Handling feels refined but rather basic, with a single switch for turning image stabilization on or off. Photographers who are used to the AF-on/hold buttons, customizable control rings and alternative stabilization modes featured in many recent 70-200mm lenses might feel rather short-changed.

Performance

Sharpness is generally excellent but drops off a bit in the short half of the zoom range when shooting wide-open at f/2.8. Resistance to ghosting and flare is good and, helped by automatic in-camera corrections, color fringing and distortion are basically non-issues. Overall performance is very good.

Lab results

We run a range of lab tests under controlled conditions, using the Imatest Master testing suite. Photos of test charts are taken across the range of apertures and zooms (where available), then analyzed for sharpness, distortion and chromatic aberrations.

We use Imatest SFR (spatial frequency response) charts and analysis software to plot lens resolution at the center of the image frame, corners and mid-point distances, across the range of aperture settings and, with zoom lenses, at four different focal lengths. The tests also measure distortion and color fringing (chromatic aberration).

Sharpness:

(Image credit: Future)
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(Image credit: Future)
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Sharpness is excellent across the whole frame in the 50-100mm sector of the zoom range, even when shooting at the widest aperture of f/2.8. There’s a more noticeable drop-off in wide-aperture sharpness at shorter focal lengths, both at the center and towards the edges of the frame.

Fringing:

(Image credit: Future)
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Levels of color fringing are very minimal at all combinations of focal length and aperture, even out towards the extreme edges and corners of the image frame.

Distortion:

(Image credit: Future)
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As with color fringing, automatic in-camera correction is on hand to boost effective performance. The net result is that there’s only a very minor touch of barrel distortion at any zoom setting.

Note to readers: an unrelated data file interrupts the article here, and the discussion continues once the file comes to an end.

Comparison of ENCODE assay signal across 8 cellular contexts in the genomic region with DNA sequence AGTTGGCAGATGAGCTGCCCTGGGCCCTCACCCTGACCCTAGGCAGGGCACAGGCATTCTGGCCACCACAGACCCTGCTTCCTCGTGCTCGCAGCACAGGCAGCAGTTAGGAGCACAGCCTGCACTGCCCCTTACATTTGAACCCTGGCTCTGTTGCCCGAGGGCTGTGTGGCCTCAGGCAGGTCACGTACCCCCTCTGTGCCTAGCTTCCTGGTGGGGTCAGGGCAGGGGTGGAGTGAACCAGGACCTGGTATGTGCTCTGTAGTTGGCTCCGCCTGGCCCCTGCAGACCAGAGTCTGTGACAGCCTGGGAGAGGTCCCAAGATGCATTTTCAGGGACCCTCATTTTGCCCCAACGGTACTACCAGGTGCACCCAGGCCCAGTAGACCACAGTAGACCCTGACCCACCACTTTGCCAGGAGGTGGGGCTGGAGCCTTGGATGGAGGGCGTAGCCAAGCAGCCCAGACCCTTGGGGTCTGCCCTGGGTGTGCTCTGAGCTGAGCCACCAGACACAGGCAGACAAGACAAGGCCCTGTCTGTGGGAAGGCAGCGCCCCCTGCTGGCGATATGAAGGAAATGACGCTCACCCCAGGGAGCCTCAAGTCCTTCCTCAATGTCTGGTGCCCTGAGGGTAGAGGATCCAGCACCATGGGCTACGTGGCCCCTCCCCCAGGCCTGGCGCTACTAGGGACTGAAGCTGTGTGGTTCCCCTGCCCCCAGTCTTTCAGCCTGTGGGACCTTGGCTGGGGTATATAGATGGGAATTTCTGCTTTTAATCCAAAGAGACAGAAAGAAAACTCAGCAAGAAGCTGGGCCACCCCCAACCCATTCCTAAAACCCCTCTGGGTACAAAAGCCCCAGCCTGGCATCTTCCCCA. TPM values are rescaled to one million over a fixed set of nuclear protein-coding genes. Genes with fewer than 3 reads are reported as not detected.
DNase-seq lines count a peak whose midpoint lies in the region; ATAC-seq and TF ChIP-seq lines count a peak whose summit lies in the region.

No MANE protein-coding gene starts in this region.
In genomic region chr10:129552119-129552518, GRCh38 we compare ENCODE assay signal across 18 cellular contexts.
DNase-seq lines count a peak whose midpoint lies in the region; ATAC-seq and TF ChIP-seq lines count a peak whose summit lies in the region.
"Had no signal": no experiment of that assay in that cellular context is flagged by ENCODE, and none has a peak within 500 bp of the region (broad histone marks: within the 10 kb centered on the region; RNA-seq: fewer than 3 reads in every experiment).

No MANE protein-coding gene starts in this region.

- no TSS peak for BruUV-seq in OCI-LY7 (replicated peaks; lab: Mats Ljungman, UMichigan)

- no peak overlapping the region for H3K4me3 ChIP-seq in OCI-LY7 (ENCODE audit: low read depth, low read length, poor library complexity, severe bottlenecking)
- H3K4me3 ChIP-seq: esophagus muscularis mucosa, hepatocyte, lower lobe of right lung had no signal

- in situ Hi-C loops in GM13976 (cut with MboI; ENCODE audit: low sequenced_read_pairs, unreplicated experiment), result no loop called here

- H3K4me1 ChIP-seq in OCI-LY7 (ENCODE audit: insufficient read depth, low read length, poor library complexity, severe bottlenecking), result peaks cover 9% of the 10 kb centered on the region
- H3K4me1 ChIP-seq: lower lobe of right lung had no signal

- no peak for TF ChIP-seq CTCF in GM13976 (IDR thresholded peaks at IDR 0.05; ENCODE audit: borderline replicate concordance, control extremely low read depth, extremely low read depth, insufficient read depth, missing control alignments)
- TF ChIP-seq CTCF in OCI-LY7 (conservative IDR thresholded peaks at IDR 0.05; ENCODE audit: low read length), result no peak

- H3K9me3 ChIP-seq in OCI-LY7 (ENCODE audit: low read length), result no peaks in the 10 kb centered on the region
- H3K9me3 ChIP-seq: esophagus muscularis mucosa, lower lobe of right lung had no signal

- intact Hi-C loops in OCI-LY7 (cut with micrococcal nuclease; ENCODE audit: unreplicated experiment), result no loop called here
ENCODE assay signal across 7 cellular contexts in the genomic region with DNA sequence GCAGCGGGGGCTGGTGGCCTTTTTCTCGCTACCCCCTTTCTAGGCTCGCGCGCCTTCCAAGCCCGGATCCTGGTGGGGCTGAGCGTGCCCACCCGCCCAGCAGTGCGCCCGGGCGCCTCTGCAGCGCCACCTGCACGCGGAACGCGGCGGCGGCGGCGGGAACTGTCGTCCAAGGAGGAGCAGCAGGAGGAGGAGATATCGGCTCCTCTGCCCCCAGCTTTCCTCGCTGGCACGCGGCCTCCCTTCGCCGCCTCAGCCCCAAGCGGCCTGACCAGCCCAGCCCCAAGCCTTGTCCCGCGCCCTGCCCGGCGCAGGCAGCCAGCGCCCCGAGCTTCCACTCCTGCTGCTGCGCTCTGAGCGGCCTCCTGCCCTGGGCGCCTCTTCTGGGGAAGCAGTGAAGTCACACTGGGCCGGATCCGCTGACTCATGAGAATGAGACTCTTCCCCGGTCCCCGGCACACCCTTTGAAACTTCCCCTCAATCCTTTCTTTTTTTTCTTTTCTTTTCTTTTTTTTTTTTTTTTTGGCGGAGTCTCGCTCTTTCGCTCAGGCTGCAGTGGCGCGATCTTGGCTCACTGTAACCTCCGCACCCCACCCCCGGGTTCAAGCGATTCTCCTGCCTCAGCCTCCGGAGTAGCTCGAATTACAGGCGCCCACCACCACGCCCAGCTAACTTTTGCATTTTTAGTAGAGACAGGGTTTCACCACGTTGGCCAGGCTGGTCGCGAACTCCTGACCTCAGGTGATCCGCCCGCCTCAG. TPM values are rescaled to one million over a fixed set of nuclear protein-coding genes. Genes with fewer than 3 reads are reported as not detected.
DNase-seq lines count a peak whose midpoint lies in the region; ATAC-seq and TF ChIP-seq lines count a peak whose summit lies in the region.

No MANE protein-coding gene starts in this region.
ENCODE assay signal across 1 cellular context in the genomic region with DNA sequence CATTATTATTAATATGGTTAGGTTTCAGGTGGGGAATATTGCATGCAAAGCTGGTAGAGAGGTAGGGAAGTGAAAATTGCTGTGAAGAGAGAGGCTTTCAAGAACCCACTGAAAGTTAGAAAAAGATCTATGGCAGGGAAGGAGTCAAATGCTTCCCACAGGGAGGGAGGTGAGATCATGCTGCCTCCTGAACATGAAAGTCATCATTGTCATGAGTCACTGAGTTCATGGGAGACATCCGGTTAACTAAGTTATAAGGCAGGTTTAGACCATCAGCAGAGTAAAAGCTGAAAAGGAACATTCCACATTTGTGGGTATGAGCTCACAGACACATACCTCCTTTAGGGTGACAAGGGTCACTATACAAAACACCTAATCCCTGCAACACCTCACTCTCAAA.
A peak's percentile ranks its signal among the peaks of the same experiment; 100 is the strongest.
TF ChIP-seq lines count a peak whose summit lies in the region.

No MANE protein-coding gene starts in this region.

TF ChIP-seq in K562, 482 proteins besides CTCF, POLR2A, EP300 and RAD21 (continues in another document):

Verdict

The 2x crop factor of Micro Four Thirds cameras (opens in new tab) really plays into your hands when you want good telephoto reach from a compact and lightweight lens. This Panasonic is a perfect example. It effectively gives you the classic combination of a 70-200mm zoom range (in full-frame terms) with a fast and constant f/2.8 aperture, but in a relatively tiny build. Handling is rather basic compared with most full-frame 70-200mm lenses but overall performance and image quality make it a good buy at the price.

Read more:

• Best camera lenses (opens in new tab) to get
• Best macro lenses (opens in new tab)
Best telephoto lenses (opens in new tab)
Best wideangle lenses (opens in new tab)
Best fisheye lenses (opens in new tab)

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Matthew Richards is a photographer and journalist who has spent years using and reviewing all manner of photo gear. He is Digital Camera World's principal lens reviewer – and has tested more primes and zooms than most people have had hot dinners! 


His expertise with equipment doesn’t end there, though. He is also an encyclopedia  when it comes to all manner of cameras, camera holsters and bags, flashguns, tripods and heads, printers, papers and inks, and just about anything imaging-related. 


In an earlier life he was a broadcast engineer at the BBC, as well as a former editor of PC Guide.